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Telegram to Pay US$18.5 Million Penalty Over Unregistered TON Offering

Jun 26, 2020 | Compliance Updates, iComply Insights

The messaging app company agreed to pay a civil penalty and return US$1.2 billion to investors 

What Happened?

June 26, 2020: In Q1 2018, Telegram conducted a digital assets offering, selling US$2.7 billion-worth of GRAM tokens to investors worldwide. This June, the SEC finally reached a settlement with the project to resolve charges that stated Telegram’s unregistered token offering violated federal securities laws.

Prior to the SEC getting involved, anti-money laundering agencies were forced to intervene when they discovered that over US$1 billion of what Telegram had raised was known to come from sanctioned entities, including those affiliated with human trafficking, money laundering, and terrorism. The company paid back the identified individuals but neglected to implement any procedures or tools to ensure AML and securities regulations compliance of entities from which they accepted investments.

While the remaining funds totaling $1.7 billion were hoped to come from reputable sources, many accredited investors who invested in Telegram’s offering were actually investing on behalf of non-accredited investors. Tools such as blockchain forensics could have accurately identified legal syndication and investment pools; however, because Telegram didn’t have the controls for AML in place, the project is now officially defunct.

Source: https://www.sec.gov/news/press-release/2020-146

Who Is Impacted?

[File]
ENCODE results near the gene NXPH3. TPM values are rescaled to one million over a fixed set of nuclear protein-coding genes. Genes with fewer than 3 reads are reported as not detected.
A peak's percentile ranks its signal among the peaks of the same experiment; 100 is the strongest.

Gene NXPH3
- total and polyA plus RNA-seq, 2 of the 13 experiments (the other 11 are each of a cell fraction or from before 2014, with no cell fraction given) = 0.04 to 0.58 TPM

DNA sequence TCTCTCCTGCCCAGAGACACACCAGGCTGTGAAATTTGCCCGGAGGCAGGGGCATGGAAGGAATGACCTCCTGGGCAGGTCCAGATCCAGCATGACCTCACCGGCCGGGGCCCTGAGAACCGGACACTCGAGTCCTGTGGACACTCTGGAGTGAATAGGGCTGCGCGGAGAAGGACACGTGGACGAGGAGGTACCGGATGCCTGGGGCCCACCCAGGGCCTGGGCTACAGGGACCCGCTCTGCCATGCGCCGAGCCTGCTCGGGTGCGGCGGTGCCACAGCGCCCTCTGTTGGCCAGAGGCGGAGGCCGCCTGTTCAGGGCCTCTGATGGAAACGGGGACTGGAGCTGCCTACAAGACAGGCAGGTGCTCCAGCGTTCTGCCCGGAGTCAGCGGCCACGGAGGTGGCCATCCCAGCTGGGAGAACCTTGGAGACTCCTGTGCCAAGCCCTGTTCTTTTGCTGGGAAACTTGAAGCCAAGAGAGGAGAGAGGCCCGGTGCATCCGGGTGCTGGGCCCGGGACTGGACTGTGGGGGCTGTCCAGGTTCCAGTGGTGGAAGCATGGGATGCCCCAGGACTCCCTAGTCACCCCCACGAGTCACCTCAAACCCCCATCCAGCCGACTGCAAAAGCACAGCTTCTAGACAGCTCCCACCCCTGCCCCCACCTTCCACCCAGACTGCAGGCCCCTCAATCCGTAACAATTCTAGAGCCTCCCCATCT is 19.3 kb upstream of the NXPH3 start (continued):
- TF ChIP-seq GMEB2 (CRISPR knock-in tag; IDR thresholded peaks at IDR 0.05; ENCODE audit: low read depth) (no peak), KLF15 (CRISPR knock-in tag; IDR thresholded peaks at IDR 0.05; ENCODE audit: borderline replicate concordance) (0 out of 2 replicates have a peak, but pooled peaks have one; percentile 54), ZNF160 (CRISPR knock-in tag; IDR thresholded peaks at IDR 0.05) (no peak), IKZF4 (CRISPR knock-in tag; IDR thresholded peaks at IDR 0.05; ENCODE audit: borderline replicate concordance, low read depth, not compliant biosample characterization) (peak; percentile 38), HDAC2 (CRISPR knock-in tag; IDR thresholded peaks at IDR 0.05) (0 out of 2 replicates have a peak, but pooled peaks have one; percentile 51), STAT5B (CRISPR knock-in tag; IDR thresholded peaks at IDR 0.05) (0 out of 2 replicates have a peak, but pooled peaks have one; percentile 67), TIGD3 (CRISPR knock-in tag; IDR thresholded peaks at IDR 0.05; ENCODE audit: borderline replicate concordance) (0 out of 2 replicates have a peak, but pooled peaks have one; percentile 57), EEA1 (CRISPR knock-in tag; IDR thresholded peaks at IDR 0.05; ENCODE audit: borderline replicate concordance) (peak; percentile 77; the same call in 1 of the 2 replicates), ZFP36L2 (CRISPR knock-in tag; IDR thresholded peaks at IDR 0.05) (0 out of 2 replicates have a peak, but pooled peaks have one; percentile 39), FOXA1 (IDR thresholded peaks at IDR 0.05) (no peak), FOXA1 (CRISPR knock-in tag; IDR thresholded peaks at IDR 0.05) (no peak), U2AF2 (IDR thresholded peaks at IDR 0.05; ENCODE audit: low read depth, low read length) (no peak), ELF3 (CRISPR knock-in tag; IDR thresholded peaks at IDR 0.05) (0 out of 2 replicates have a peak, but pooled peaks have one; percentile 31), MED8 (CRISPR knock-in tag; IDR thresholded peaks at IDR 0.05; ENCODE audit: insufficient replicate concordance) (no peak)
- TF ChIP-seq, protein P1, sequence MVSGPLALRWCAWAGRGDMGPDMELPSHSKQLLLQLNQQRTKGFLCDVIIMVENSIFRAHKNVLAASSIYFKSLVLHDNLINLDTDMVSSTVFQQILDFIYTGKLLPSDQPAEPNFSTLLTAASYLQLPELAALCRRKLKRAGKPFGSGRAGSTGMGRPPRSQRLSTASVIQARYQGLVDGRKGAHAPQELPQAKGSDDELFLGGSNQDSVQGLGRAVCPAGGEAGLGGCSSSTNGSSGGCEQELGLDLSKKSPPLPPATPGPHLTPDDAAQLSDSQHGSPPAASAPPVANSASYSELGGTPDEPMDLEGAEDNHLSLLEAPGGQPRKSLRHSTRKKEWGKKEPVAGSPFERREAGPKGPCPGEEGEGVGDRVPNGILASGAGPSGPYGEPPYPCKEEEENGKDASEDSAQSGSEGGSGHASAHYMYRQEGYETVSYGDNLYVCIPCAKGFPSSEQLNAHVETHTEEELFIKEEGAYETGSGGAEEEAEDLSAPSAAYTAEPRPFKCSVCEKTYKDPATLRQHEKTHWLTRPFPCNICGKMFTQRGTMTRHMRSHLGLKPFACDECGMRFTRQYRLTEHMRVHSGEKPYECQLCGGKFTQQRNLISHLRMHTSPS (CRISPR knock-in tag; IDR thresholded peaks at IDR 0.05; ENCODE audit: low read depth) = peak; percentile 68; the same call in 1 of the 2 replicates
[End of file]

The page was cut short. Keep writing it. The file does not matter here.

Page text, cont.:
Companies that plan to sell or have sold digital assets in order to raise capital for their business operations.

Telegram, who had already spent a considerable amount of the raised capital, is now forced to repay its investors as well as millions in fines and legal fees.

Why This Matters?

Prior to the SEC settlement, many blockchain and security token experts held the opinion that raising a total of US$2.7B is more than enough to pay for legal fees to ‘buy your outcome’, essentially advising their own clients to ‘shoot first and ask questions later’. This precedent will make it more difficult for smaller issuers in the future to follow Telegram’s lead in markets around the world.

What’s Next?

It’s highly unlikely that Telegram’s investors will receive a full refund of the amount they invested. Retail investors who invested through illegal syndicates and token pools will also face additional challenges, ensuring that their percentage is paid back to them out of a wallet they have no control over.

As part of their settlement, Telegram will be required to provide the SEC with clear procedures of how they will support investors who want to reclaim their funds. Previous orders have shown that the SEC will need to approve how Telegram executes this; it’s quite likely that Telegram’s legal strategy will make it very cumbersome and manual for investors to submit a claim, with the objective being to reduce the total number of properly completed submissions that they receive.

Important to note is that the issue had nothing to do with Telegram’s use of blockchain technology, but rather the fact that they ignored the regulation and missed the crucial opportunity to program their offering in such a way that would allow them to fulfill regulatory obligations and successfully launch the TON network.

With such a high-profile win under their belt, the SEC will now use this precedent in future strategies to target other token offerings who have taken or plan to take an approach similar to Telegram’s ICO.

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